Jules Verne was born the son of an French attorney in Nantes, France. As a boy, Verne developed a great love for travel and exploration, which was reflected in his science fiction writings. His interest in storytelling often cost him progress in other school subjects. It is rumored that the child Verne was so enthralled with adventure that he stowed away on a vessel going to the West Indies, but his voyage of discovery was cut short when he found his father waiting for him at the next port of call.

As Verne grew to adulthood, he began to write libretti for operettas even as he was studying in law school. When his father discovered that he was not attending to his law studies, his educational funds were cut off. Jules Verne turned to being a stockbroker to make his living, a profession that he hated. Around this time, he met and married Honorine de Viane Morel, a widow with two daughters. Honorine encouraged her husband to do what he loved, to write.

Verne’s writing career improved when he met Pierre-Jules Hetzel, an important French publisher, after being rejected by many other publishers. Verne and Hetzel formed a successful writer-publisher team until Hetzel’s death. Verne was prone to be overly scientific and melancholy in his writing, Hetzel forced the author to be more upbeat and to add in more adventure and less science. The combination proved to be gold. Verne began publishing his novels two years after the birth of his son and generally published two books a year after that point. 20,000 Leagues Under the Sea was one of his more famous works and one of the earlier novels that he published.

The novel begins in 1866 when a mysterious sea monster is sighted by ships of several countries. In New York City, an expedition to track down and kill the menace is formed by the US government. Professor Pierre Aronnax, a renoun french marine biologist, is invited to join the expedition at the last minute. Aronnax, his assistant Conseil and harpoon master Ned Land set sail from Brooklyn aboard the naval ship Abraham Lincoln and travel around Cape Horn and entering the Pacific Ocean.

The monster is discovered and the ship enters into battle. During the fight, the three men are thrown overboard and find themselves stranded on the “hide” of the monster. Much to their surprise, they find that the animal is a metal ship. The men are captured and brought on board the strange vessel where they meet its creator and commander, Captain Nemo. The vessel is an electrically powered submarine known as the Nautilus which roams the oceans to carry out marine biology research and to serve as an instrument of revenge for her captain. Nemo and Aronnax form a friendship as Aronnax is enthralled by the undersea views, despite the fact that Nemo has forbidden the three passengers to leave the vessel. Only Ned Land continues to plan their escape.

The title of 20,000 leagues under the sea does not refer to the depth that the electrical submarine dives, but rather the distance that the vessel travels in the ocean during the story. The passengers of the Nautilus see the coral reefs of the Red Sea, the shipwrecks of the battle of Vigo Bay, the Antarctic ice shelves and the fictional sunken nation of Atlantis. The crew does battle with sharks and other marine life and the ship itself is attacked by a giant octopus.

In the end, Nemo’s vessel is attacked by a ship from Nemo’s home nation. The battle pushes Nemo into an emotional depression and in his grief, he allows the Nautilus to enter a whirlpool off the coast of Norway. During this distraction, Aronnax, Conseil and Land manage to escape the submarine and return to land. However, the fate of Captain Nemo and the Nautilus remains a mystery.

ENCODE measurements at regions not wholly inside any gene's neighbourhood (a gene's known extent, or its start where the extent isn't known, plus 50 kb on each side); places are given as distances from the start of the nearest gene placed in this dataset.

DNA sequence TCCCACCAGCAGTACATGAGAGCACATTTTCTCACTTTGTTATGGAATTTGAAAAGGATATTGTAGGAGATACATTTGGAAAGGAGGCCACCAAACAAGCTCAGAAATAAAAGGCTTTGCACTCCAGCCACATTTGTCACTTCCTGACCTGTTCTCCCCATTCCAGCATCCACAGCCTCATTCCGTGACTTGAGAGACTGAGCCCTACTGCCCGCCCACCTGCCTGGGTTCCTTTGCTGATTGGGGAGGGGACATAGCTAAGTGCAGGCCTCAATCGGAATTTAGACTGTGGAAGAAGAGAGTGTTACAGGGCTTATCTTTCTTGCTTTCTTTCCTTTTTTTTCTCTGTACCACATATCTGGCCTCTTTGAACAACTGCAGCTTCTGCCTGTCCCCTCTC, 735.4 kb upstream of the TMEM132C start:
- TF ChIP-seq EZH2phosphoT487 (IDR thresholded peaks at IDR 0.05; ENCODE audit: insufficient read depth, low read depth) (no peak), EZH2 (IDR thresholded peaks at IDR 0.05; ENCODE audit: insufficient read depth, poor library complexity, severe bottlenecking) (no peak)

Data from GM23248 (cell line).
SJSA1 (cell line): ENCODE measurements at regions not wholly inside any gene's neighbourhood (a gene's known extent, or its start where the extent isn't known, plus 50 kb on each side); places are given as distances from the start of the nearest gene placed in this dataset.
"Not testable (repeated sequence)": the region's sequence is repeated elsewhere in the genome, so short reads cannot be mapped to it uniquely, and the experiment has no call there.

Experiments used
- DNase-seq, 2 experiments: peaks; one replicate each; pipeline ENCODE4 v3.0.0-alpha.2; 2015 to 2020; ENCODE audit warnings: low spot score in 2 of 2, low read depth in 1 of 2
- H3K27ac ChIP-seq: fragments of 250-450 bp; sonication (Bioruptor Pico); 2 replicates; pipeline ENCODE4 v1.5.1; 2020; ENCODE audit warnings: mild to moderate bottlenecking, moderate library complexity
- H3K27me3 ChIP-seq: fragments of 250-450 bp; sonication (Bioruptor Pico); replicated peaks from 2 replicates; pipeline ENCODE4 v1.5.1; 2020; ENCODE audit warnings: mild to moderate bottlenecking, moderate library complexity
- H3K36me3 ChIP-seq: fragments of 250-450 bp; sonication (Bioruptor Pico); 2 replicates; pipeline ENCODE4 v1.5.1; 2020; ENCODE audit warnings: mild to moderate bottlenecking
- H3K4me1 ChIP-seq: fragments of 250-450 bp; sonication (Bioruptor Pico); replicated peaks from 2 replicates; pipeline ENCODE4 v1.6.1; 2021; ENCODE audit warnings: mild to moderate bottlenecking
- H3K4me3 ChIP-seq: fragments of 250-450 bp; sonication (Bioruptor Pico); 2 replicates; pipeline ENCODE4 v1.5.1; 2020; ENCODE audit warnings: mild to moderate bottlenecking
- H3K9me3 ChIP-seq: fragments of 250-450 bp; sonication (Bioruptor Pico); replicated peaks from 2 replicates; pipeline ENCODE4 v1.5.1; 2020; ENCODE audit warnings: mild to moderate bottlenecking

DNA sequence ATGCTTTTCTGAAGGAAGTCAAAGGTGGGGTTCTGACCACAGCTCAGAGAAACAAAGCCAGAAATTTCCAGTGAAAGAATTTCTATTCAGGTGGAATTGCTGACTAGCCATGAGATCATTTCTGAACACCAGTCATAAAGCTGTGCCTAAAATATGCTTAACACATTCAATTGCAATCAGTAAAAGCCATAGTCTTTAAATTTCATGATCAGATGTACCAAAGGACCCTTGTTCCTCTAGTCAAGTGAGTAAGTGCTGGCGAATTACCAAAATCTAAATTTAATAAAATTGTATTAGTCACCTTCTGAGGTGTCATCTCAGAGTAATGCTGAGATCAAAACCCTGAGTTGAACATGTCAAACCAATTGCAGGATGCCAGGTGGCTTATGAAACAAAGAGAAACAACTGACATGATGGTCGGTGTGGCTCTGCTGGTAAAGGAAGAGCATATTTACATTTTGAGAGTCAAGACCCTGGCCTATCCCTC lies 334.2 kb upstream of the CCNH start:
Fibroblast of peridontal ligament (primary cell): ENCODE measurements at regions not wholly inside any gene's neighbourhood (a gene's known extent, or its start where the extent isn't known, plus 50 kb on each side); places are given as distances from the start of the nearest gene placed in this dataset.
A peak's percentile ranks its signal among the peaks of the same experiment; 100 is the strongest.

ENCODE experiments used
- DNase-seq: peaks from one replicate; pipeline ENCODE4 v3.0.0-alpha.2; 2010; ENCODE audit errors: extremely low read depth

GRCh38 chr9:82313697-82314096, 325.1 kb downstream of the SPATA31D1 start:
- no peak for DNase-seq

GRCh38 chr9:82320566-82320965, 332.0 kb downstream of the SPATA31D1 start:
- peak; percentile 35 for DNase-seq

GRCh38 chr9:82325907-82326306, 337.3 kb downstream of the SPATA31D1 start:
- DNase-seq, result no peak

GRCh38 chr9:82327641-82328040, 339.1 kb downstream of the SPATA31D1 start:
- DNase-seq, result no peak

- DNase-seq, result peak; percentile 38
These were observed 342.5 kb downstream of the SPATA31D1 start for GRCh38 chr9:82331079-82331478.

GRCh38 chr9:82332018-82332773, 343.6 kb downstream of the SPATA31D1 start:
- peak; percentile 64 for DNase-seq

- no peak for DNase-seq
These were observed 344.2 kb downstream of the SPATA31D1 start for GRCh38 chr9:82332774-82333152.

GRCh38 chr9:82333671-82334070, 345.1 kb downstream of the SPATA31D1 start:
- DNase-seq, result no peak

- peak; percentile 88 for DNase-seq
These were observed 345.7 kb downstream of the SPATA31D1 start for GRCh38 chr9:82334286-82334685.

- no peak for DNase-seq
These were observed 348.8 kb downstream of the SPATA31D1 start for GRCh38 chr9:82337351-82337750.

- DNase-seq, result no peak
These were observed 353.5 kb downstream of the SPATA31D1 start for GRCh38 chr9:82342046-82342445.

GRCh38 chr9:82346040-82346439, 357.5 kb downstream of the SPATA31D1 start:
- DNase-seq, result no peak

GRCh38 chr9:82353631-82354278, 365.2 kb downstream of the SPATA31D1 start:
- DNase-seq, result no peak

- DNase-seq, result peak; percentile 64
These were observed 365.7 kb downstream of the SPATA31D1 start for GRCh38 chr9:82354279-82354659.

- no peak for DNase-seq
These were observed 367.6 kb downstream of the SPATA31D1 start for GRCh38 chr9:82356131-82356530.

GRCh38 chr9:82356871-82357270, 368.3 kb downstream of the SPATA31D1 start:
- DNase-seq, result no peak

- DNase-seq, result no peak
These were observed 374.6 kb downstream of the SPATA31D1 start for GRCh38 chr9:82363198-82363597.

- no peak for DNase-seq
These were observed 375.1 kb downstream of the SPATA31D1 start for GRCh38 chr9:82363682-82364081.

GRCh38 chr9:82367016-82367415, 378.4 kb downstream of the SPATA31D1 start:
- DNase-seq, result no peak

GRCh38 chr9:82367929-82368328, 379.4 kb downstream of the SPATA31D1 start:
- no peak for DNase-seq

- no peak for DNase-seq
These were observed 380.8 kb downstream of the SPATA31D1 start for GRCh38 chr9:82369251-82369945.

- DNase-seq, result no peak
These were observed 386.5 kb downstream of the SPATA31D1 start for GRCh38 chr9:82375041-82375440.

I can’t remember a time when I did not know of and love the stories of Jules Verne. So many of his stories have been adapted into movies, his characters have been adopted into other novels, and there was once a ride in Disneyland based on the book. 20,000 Leagues Under the Sea was the first of his novels that I read, prompted by seeing the Disney movie by the same name starring Kirk Douglas (who sings!) produced in 1954. This movie is likely the most famous of numerous films based upon this book. 20,000 Leagues Under the Sea is considered one of his “Voyages Extraordinaires” novels which also include Around the World in 80 Days, Journey to the Center of the Earth, Mysterious Island, and From the Earth to the Moon. Many of the inventions that Verne wrote about are now real technology that we see everyday. Verne paid attention to the state of the art scientific information of his time and embellished upon it with his vivid imagination to create his fantastic worlds of the future. If you have not read Jules Verne, I urge you to look into his novels. You’ll see long ago dreams that now have become the shape of life as we know it.

20,000 Leagues Under the Sea is considered in the public domain and is available for free download at Project Gutenberg or at your local public library.

No Wasted Ink Writer’s Links

Article on world building, fountain pens and general writing tips await your perusal. Enjoy, here on No Wasted Ink!



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Coping with Quotations

What I Learned About Writing from My Lunch With a Dead Woman

Why I Learned To Love KDP Select and Ignore Falling Sales

Writers Worth Two: Freelance Writer’s Dictionary

Who Are the Big Six? What Does “Indie” Really Mean? Answers to Not-So-Dumb Questions You Were Afraid to Ask

A Simple Plan for Writing One Powerful Piece of Online Content per Week

Author Interviews * Book Reviews * Essays * Writer's Links * Scifaiku